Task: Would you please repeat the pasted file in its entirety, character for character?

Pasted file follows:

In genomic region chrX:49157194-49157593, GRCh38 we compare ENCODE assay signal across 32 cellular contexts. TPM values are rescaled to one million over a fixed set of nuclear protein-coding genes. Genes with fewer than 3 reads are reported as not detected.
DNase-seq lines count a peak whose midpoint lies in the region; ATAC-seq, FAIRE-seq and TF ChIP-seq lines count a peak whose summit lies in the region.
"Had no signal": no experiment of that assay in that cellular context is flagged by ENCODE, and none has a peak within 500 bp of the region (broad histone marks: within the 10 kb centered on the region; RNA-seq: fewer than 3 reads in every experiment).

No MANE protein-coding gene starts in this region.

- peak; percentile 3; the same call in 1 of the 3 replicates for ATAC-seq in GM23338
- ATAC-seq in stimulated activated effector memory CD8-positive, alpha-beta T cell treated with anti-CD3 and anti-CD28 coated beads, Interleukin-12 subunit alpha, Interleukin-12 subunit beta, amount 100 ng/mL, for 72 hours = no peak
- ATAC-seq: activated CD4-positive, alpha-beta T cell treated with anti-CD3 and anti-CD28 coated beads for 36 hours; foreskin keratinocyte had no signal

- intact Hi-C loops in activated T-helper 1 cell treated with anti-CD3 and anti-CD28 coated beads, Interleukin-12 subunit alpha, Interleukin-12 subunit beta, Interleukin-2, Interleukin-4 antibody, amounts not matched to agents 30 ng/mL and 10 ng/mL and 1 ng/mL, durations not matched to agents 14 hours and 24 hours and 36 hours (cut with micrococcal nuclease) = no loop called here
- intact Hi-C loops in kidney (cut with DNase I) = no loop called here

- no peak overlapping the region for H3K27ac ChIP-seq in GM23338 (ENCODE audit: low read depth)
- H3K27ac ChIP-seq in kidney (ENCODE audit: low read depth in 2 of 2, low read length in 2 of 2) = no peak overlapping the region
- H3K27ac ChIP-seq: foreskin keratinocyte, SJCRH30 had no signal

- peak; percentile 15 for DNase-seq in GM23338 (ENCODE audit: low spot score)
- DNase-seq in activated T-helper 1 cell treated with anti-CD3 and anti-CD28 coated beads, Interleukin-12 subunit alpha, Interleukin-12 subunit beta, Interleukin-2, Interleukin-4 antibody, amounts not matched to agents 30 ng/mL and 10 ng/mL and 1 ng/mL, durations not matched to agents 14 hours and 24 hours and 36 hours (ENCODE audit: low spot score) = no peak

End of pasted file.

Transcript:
In genomic region chrX:49157194-49157593, GRCh38 we compare ENCODE assay signal across 32 cellular contexts. TPM values are rescaled to one million over a fixed set of nuclear protein-coding genes. Genes with fewer than 3 reads are reported as not detected.
DNase-seq lines count a peak whose midpoint lies in the region; ATAC-seq, FAIRE-seq and TF ChIP-seq lines count a peak whose summit lies in the region.
"Had no signal": no experiment of that assay in that cellular context is flagged by ENCODE, and none has a peak within 500 bp of the region (broad histone marks: within the 10 kb centered on the region; RNA-seq: fewer than 3 reads in every experiment).

No MANE protein-coding gene starts in this region.

- peak; percentile 3; the same call in 1 of the 3 replicates for ATAC-seq in GM23338
- ATAC-seq in stimulated activated effector memory CD8-positive, alpha-beta T cell treated with anti-CD3 and anti-CD28 coated beads, Interleukin-12 subunit alpha, Interleukin-12 subunit beta, amount 100 ng/mL, for 72 hours = no peak
- ATAC-seq: activated CD4-positive, alpha-beta T cell treated with anti-CD3 and anti-CD28 coated beads for 36 hours; foreskin keratinocyte had no signal

- intact Hi-C loops in activated T-helper 1 cell treated with anti-CD3 and anti-CD28 coated beads, Interleukin-12 subunit alpha, Interleukin-12 subunit beta, Interleukin-2, Interleukin-4 antibody, amounts not matched to agents 30 ng/mL and 10 ng/mL and 1 ng/mL, durations not matched to agents 14 hours and 24 hours and 36 hours (cut with micrococcal nuclease) = no loop called here
- intact Hi-C loops in kidney (cut with DNase I) = no loop called here

- no peak overlapping the region for H3K27ac ChIP-seq in GM23338 (ENCODE audit: low read depth)
- H3K27ac ChIP-seq in kidney (ENCODE audit: low read depth in 2 of 2, low read length in 2 of 2) = no peak overlapping the region
- H3K27ac ChIP-seq: foreskin keratinocyte, SJCRH30 had no signal

- peak; percentile 15 for DNase-seq in GM23338 (ENCODE audit: low spot score)
- DNase-seq in activated T-helper 1 cell treated with anti-CD3 and anti-CD28 coated beads, Interleukin-12 subunit alpha, Interleukin-12 subunit beta, Interleukin-2, Interleukin-4 antibody, amounts not matched to agents 30 ng/mL and 10 ng/mL and 1 ng/mL, durations not matched to agents 14 hours and 24 hours and 36 hours (ENCODE audit: low spot score) = no peak